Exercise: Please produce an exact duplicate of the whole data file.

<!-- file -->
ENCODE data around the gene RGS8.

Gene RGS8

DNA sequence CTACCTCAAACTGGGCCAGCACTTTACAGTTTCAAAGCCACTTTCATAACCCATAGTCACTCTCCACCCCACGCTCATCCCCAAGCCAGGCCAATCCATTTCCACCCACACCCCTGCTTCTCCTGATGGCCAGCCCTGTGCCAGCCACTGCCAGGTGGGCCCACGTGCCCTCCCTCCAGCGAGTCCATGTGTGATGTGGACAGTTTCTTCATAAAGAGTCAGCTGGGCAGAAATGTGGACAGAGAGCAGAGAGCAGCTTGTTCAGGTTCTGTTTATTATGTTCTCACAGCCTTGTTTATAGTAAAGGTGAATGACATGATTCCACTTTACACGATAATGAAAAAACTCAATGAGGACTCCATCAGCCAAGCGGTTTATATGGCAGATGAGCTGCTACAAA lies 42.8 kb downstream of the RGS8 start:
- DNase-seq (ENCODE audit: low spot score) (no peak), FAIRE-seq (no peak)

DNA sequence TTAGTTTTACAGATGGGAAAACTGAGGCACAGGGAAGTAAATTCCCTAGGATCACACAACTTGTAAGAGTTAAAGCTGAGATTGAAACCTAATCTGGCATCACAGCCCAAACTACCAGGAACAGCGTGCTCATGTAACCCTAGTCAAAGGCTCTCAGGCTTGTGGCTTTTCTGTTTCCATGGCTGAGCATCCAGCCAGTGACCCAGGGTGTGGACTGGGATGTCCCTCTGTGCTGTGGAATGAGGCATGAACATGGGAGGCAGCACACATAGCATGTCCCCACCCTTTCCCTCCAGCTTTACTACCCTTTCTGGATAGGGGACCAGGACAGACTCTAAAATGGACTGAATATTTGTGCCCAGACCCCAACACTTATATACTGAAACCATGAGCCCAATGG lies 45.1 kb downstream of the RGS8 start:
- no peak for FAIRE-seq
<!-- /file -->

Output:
ENCODE data around the gene RGS8.

Gene RGS8

DNA sequence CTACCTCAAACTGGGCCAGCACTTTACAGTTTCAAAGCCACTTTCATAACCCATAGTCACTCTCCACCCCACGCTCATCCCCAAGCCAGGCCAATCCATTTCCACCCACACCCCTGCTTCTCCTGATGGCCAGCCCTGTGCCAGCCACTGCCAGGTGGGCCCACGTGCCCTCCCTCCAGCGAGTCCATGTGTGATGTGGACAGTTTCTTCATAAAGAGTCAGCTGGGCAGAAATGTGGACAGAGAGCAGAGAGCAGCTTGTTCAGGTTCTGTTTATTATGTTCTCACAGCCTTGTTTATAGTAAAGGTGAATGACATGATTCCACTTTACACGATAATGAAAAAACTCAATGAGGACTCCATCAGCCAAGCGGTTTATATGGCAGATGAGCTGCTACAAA lies 42.8 kb downstream of the RGS8 start:
- DNase-seq (ENCODE audit: low spot score) (no peak), FAIRE-seq (no peak)

DNA sequence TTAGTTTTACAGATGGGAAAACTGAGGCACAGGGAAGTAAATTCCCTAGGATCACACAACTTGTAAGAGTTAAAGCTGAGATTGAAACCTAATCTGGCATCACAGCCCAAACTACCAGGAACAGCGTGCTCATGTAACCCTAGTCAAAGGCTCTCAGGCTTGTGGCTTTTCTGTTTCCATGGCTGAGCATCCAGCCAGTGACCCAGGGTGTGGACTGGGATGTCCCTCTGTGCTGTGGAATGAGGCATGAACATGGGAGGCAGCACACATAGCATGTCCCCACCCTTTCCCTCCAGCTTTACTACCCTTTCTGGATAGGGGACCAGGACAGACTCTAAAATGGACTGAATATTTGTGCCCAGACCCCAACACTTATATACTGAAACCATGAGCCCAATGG lies 45.1 kb downstream of the RGS8 start:
- no peak for FAIRE-seq